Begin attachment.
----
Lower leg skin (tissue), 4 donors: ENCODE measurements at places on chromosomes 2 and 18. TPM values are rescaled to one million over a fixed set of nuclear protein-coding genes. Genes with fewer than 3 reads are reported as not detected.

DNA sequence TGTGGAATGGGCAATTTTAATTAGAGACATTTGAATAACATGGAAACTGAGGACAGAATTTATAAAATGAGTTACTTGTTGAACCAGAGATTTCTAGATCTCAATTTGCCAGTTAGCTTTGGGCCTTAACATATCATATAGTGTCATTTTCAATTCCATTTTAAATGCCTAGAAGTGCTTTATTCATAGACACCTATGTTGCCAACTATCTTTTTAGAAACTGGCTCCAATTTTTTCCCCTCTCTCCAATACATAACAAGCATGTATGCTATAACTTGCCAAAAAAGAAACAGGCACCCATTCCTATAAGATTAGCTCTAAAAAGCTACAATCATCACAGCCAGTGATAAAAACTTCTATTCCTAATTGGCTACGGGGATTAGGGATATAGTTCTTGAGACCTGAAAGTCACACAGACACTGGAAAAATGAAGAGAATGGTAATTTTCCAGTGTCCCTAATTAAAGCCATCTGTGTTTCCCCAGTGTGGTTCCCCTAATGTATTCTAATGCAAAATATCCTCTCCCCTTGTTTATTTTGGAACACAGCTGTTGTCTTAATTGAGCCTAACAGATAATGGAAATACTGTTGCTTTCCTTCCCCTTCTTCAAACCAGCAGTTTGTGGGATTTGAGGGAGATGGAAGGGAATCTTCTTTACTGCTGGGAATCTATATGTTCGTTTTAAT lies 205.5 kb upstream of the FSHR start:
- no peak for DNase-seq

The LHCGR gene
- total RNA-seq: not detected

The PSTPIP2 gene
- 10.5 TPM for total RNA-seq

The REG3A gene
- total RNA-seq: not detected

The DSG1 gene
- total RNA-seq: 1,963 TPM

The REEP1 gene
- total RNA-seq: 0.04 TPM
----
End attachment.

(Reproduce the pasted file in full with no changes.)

Lower leg skin (tissue), 4 donors: ENCODE measurements at places on chromosomes 2 and 18. TPM values are rescaled to one million over a fixed set of nuclear protein-coding genes. Genes with fewer than 3 reads are reported as not detected.

DNA sequence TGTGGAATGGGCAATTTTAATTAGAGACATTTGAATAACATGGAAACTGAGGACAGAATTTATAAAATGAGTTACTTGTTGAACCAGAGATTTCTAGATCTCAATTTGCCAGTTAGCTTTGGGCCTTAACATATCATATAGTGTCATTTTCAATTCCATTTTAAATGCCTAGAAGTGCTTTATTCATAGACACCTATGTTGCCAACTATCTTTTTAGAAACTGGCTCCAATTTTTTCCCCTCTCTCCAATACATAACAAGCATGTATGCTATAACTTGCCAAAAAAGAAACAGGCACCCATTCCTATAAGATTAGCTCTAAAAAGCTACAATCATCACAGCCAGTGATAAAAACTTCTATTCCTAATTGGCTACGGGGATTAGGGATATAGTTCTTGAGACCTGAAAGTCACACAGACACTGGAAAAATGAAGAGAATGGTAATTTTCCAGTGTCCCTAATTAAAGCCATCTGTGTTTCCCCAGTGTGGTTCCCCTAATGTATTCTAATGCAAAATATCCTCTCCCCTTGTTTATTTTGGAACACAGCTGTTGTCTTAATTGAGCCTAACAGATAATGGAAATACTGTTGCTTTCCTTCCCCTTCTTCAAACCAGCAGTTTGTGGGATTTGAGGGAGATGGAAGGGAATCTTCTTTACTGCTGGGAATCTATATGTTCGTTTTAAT lies 205.5 kb upstream of the FSHR start:
- no peak for DNase-seq

The LHCGR gene
- total RNA-seq: not detected

The PSTPIP2 gene
- 10.5 TPM for total RNA-seq

The REG3A gene
- total RNA-seq: not detected

The DSG1 gene
- total RNA-seq: 1,963 TPM

The REEP1 gene
- total RNA-seq: 0.04 TPM